From Wikipedia, the free encyclopedia

Kottu roti
Chicken Kottu.jpg
Chicken kottu roti
Alternative namesKothu roti, kothu parotta, kottu
CourseMain course
Place of originSri Lanka
Serving temperatureHot
Main ingredientsRoti, egg, onion, chilli pepper

Kottu roti (Tamil: கொத்து ரொட்டி; Sinhala: කොත්තු රොටි),[1][2][3][4] alternatively spelled kothu roti, is a Sri Lankan dish consisting of chopped roti, a meat curry dish of choice (such as mutton, beef, seafood, or chicken), along with scrambled egg, onions, and chillies.[5][3][6][7] The ingredients are chopped together using special cleavers as they sautee on a hot griddle. A variation of the dish is found in the South Indian states of Tamil Nadu and Kerala, known as kothu parotta (Tamil: கொத்து பரோட்டா), which is made using parotta instead of roti. Kottu roti can also be found internationally in restaurants in regions containing Tamil, Sinhalese and Malayali diaspora populations.[8][9][10][11][12]


A dish of Kottu roti

The word koththu means "to chop" in Tamil, referring to its method of preparation.[13] This has been simplified in Tamil and Sinhalese to Kothu or Kottu respectively. It is generally considered that it originated as street food in the eastern Tamil regions of Trincomalee or Batticaloa in the 1960s/1970s, as an inexpensive meal for the lower socio-economic classes. The basic rotti is made of Gothamba flour, a flour made out of a variety of grains-referring to the white flour.[14][15]

Another origin theory claims that the dish was created as kothu parotta in Madurai, India,[16][17] where it is made using parotta from Maida, which is called bleached flour in areas outside South Asia.


Kottu,[18] is made up of paratha or godamba roti, which is cut into small pieces or ribbons.[18] Then on a heated iron sheet or griddle, vegetables and onions are fried. Eggs, cooked meat, or fish are added to fried vegetables and heated for a few minutes. Finally, the pieces of cut paratha are added. These are chopped and mixed by repeated pounding using heavy iron blades/spatula, the sound of which is very distinctive and can usually be heard from a long distance. Depending upon what ingredients are used, the variations are vegetable, egg, chicken, beef, mutton, and fish kottu roti.[19] It is often prepared and served as a fast food dish.[19]

See also[edit]


  1. ^ Senaratne, Chamindi Dilkushi (2009). Sinhala-English Code-mixing in Sri Lanka: A Sociolinguistic Study. Vol. 217. Utrecht: Landelijke Onderzoekschool Taalwetenschap. p. 299. ISBN 9789078328926.
  2. ^ Lopamudra Maitra Bajpai (2020). India, Sri Lanka and the SAARC Region: History, Popular Culture and Heritage. Taylor & Francis. p. 254. ISBN 9781000205817.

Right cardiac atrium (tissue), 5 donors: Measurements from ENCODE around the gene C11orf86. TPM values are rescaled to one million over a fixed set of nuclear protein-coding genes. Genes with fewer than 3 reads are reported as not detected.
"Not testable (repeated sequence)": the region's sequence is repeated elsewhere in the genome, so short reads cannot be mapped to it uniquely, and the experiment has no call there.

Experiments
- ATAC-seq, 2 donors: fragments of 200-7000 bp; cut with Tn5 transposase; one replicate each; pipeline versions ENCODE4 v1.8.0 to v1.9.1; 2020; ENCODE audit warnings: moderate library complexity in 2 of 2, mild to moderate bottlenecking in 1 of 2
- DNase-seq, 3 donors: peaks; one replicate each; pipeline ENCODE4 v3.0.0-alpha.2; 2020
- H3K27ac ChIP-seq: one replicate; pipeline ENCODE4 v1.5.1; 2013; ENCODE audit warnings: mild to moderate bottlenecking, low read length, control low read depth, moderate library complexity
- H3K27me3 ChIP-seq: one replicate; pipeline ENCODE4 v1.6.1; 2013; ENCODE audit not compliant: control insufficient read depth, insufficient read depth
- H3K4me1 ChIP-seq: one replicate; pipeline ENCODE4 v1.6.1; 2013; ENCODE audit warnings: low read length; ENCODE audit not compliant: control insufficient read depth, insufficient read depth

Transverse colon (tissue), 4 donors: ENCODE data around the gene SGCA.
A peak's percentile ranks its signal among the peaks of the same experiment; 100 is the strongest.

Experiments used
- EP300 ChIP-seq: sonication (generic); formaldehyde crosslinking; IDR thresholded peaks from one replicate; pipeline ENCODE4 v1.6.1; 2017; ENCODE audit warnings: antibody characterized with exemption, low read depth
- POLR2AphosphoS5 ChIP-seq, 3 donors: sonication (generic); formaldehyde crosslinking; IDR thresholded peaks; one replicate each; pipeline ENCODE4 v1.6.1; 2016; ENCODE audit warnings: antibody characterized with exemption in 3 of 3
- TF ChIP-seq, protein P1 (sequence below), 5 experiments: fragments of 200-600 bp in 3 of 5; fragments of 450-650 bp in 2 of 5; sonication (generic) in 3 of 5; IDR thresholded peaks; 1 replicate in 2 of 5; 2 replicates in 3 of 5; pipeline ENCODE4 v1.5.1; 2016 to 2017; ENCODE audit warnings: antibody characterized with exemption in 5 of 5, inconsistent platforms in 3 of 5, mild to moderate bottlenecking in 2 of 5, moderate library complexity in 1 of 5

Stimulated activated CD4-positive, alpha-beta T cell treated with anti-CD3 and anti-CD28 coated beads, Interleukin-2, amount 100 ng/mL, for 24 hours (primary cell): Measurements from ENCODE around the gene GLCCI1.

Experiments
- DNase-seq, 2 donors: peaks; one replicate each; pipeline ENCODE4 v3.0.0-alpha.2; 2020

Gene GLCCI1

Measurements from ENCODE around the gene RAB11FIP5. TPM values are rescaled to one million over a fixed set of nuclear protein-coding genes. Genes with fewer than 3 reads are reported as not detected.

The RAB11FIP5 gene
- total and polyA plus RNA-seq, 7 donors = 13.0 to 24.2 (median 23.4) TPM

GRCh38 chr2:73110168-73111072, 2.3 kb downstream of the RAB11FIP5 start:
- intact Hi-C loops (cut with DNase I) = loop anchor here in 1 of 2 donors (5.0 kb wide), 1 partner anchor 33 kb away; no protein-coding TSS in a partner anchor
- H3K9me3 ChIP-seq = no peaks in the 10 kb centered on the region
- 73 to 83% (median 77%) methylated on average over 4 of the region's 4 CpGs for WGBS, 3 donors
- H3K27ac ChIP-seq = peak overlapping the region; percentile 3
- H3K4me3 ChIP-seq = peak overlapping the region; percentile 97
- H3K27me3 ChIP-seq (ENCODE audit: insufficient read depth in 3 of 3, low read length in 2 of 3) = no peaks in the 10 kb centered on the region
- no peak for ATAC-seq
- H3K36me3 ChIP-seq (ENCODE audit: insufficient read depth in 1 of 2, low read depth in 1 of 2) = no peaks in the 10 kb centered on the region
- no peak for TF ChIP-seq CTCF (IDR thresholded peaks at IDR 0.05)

3. ^ a b Kraig, Bruce Kraig; Taylor, Colleen (2013). Street Food around the World: An Encyclopedia of Food and Culture. ABC-CLIO. p. 328. ISBN 9781598849554.
  4. ^ Thaker, Aruna; Barton, Arlene, eds. (2012). Multicultural Handbook of Food, Nutrition and Dietetics. John Wiley & Sons. p. 88. ISBN 9781118350461.
  5. ^ Reeves, Peter, ed. (2013). The Encyclopedia of the Sri Lankan Diaspora. Editions Didier Millet. p. 174. ISBN 9789814260831.
  6. ^ "Chicken Kottu Roti Recipe". New York Times. Retrieved 12 September 2015.
  7. ^ "Patak's Beef Kottu Rotti Recipe". Daily Telegraph. 8 February 2014. Retrieved 12 September 2015.
  8. ^ "Spice City Toronto: Sri Lanka comes to Queen Street". torontoist.com. 8 November 2013. Retrieved 12 September 2015.
  9. ^ Bartholomeusz, Rachel (2 June 2017). "Where to eat in Sydney's Little Sri Lanka". Good Food Guide - Australia. Retrieved 3 November 2022.
  10. ^ Ueda, Reed, ed. (2017). America's Changing Neighborhoods: An Exploration of Diversity through Places. ABC-CLIO. p. 1064. ISBN 9781440828652.
  11. ^ "SL Embassy in US woos tourists during winter season". Daily News. 10 October 2022. Retrieved 3 November 2022.
  12. ^ Goldfield, Hannah (22 July 2022). "An Astonishing Array of Sri Lankan Specialties, at Queens Lanka". The New Yorker. Retrieved 3 November 2022.
  13. ^ Lam, Francis (26 November 2014). "Sri Lankan Kottu Roti, by Way of Staten Island". The New York Times. Retrieved 25 April 2020.
  14. ^ Kannangara, Yashasvi (21 August 2011). "Roti hunt". Sunday Times. Retrieved 3 November 2022.
  15. ^ "Ultimate Guide to making Roti at home". SBS Television. 2 November 2021. Retrieved 3 November 2022.
  16. ^ "Kothu Parotta is The Most Delicious Street Food Item to Try in Tamil Nadu". NDTV Food.
  17. ^ "Watch: Here is how the iconic Madurai Arumugam Mess 'kothu parotta' is made". 5 December 2018 – via www.thehindu.com.
  18. ^ a b Taylor, G. (2017). MasterChef: Street Food of the World. Bloomsbury Publishing. p. 214. ISBN 978-1-4729-4620-1. Retrieved 9 February 2018.
  19. ^ a b Briggs, P. (2018). Sri Lanka. Bradt Travel Guide. Sri Lanka. Bradt Travel Guides. p. 54. ISBN 978-1-78477-057-0. Retrieved 9 February 2018.

External links[edit]

Media related to Kottu at Wikimedia Commons